After spending four years in a city like Mumbai, I was more than happy to go back to my native place. After all, I would never have to smell the armpits of people in the over-crowded Mumbai locals and get free massage as well.
If you ask me to choose between the comforts of the city over the tranquility of the countryside, I will always go for the latter. After all, the true happiness lies in staying close to the nature and not living in the concrete jungle. There is no better joy than listening to the unadulterated sound of rain falling on your tiled roof, while sitting beside a window, looking at the great green expanse outside. The rain also looks more beautiful if you see it fall on the hills or in the paddy fields than in the gutters of Mumbai.
The air in countryside is cool and pure. It is not polluted by the farts of Vada-Pav eaters or the vehicles on roads which only keep increasing year-over-year. You are also spared of the incessant noise, created by honking of vehicles or DJs playing Sheila Ki Jawani and Chikni Chameli at the time of Dahi Handi and Ganesh Visarjan. You are spared of one more horror: the smell of human shit, especially when travelling by a local. Smell of cow-dung is much tolerable in comparison.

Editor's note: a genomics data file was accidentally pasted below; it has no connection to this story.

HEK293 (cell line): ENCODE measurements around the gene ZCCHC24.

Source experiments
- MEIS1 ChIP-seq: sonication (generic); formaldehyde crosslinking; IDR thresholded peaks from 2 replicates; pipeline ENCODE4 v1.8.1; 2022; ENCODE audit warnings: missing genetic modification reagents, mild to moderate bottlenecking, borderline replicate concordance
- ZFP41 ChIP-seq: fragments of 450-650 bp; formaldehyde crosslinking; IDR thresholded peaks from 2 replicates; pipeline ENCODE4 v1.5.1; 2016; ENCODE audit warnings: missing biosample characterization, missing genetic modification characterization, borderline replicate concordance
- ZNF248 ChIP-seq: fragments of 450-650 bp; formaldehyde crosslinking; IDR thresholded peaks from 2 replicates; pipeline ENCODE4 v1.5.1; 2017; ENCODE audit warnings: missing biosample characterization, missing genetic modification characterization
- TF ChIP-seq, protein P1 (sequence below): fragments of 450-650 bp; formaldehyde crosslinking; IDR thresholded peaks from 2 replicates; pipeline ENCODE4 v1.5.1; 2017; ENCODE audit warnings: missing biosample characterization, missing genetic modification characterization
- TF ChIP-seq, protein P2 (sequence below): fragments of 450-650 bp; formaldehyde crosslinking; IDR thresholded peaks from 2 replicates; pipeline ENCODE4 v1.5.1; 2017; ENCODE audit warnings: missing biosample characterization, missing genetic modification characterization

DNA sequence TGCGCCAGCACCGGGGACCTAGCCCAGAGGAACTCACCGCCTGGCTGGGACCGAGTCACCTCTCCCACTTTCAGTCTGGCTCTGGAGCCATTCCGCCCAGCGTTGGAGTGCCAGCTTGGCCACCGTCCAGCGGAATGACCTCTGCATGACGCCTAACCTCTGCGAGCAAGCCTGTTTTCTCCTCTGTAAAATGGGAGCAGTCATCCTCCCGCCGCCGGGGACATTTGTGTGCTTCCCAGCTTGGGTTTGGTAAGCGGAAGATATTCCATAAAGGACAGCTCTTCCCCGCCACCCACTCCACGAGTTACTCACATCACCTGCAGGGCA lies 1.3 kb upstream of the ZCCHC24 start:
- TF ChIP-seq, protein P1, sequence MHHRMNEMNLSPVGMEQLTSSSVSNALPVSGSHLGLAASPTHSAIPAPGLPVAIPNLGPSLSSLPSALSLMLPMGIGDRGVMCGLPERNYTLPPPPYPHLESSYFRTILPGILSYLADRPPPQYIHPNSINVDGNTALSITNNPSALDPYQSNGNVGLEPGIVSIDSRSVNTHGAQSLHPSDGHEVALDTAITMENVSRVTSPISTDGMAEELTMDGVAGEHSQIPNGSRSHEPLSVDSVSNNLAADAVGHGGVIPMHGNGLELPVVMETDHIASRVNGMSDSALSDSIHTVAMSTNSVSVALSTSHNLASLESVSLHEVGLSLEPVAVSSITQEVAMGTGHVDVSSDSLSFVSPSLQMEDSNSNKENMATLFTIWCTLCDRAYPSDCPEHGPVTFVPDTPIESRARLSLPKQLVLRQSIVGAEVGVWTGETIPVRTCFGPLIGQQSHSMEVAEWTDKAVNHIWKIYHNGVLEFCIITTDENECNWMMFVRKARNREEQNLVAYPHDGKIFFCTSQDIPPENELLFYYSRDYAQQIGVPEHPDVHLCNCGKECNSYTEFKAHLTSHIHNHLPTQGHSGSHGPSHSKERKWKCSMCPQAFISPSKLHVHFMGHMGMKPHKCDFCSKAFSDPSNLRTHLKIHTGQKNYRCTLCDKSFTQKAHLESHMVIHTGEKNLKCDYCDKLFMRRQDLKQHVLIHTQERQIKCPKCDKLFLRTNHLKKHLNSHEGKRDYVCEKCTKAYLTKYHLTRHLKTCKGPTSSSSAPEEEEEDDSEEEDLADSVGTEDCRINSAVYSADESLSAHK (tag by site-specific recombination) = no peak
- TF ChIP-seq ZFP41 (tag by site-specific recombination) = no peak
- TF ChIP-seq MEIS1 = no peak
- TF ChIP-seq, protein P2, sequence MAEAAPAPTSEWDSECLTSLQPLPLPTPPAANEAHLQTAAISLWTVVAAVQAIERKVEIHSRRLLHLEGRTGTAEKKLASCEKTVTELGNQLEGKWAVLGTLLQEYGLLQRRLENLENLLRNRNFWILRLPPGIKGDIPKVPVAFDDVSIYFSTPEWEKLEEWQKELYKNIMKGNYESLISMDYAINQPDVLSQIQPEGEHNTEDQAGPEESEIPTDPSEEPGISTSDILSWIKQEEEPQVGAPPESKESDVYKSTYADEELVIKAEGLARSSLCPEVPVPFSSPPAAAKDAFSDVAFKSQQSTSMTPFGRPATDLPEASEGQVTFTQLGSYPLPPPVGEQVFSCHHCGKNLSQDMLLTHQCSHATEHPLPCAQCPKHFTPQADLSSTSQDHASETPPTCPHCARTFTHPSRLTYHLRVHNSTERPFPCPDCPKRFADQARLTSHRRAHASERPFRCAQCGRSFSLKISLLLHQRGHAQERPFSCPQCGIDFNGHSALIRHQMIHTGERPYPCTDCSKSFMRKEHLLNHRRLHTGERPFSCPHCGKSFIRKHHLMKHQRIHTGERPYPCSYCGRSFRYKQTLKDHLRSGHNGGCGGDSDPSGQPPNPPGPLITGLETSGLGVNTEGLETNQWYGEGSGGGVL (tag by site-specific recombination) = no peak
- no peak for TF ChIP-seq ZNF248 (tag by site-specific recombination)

I also hate the street food of Mumbai, because it has deceived me. I was told that it is unhealthy and makes you fat. I am extremely under-weight and maybe that is why I just heard the latter part. But in reality, it just made me unhealthy.
The sight of young couples cuddling with each other and talking romantically in public spaces of Mumbai also makes me sick. I get jealous of them, because I am single myself and can have no such fun. It’s better in our village where you can’t even talk with a girl in private, even if she is your girlfriend.
I also like the fact that my village folk don’t have to go marching to the Gateway of India to light up candles and then take the photos to post on Facebook. They never get such a chance, because they are underprivileged for terrorists too.